expect our cars have as well i suppose i could check.Looks like another fine mess Riva have got me into,i might swap them round so tube is at the top Very Happy
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Tow Itch
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Re: Gas Struts On Beds

Post by Tow Itch on Sat 31 Mar 2012, 4:15 pm

NickB wrote:Kevin i forgot to say yes our struts have the gas tube at the bottom so as you say it may limit the lubrication of the rod,i think most struts fitted to car hatches also have the gas tube at the bottom.
Could this be to stop any lubrication from seeping out over time?

All I can think is that they are at the bottom when you open up but are at the top when the tailgate is closed where they spend the majority of their time. If it's the other way round I have no idea but tube to the top is what is recommended.

Mr Vessey

Impressed at the brackets what bit are they for?

What are you planning for the bed end? The company I finally spoke to didn't have the nicest looking brackets for that end.

In fact I thought I'd already PM'd you with a view combining the spacer required for that end with a bracket to accept the threaded ball type end. My apologies, no point waiting for communication if you haven't sent the message in the first place.

What I was looking at was a 11/2" to 2" length of aluminium square bar drilled for bolts and drilled and tapped for the threaded strut end. Drilling and tapping seemed less work than the original idea (see Yahho group) of welding nuts onto square steel tube. Don't know what size for the square bar yet as I've not looked at the offset required.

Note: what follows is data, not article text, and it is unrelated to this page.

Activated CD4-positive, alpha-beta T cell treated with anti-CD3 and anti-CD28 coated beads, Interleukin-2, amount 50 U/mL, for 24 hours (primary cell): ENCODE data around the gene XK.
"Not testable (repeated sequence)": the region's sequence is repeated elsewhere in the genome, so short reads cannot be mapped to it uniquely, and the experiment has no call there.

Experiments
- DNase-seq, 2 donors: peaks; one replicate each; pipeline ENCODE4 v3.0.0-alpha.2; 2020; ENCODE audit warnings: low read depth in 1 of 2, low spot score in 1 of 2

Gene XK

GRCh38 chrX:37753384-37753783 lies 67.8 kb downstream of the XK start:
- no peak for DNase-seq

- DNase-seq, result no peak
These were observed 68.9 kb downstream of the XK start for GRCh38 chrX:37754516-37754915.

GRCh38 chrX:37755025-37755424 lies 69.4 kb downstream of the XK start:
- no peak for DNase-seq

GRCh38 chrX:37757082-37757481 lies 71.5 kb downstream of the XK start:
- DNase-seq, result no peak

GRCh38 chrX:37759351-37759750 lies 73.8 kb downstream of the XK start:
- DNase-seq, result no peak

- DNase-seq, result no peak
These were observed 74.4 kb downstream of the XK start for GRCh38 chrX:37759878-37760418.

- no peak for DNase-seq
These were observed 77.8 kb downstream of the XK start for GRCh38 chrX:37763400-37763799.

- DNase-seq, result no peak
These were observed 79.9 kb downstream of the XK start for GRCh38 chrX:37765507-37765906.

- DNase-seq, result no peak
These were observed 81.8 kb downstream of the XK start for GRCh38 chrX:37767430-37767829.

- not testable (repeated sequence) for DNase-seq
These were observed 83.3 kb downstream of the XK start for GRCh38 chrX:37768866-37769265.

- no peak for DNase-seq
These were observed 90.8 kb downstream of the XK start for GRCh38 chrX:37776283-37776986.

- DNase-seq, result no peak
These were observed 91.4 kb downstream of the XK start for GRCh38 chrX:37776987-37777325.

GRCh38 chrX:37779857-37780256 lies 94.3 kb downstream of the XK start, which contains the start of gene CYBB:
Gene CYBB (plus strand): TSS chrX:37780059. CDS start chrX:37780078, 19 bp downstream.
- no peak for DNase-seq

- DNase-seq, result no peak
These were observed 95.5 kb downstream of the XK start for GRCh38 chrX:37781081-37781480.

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vessey44

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Re: Gas Struts On Beds

Post by vessey44 on Sat 31 Mar 2012, 5:13 pm

Tow itch,I rarely come on the forum depends what im working on that week and what information i need

These brackets are for the bottom & ill have some made for the top when i know exactly what i need...Im looking at max strength from a small bracket but as neat as possible

I could achieve this by using a sandwich plate design
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Tow Itch
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Re: Gas Struts On Beds

Post by Tow Itch on Sat 31 Mar 2012, 6:42 pm

Sandwich plate design? Not a term I've heard.
Not just this sort of shape is it? _|-|_
Why a bracket for the base as the companies supply balls on brackets?
Or are you looking at scrapyard supplies for struts and welding the threaded ball ends to your own brackets?
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Nick
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Re: Gas Struts On Beds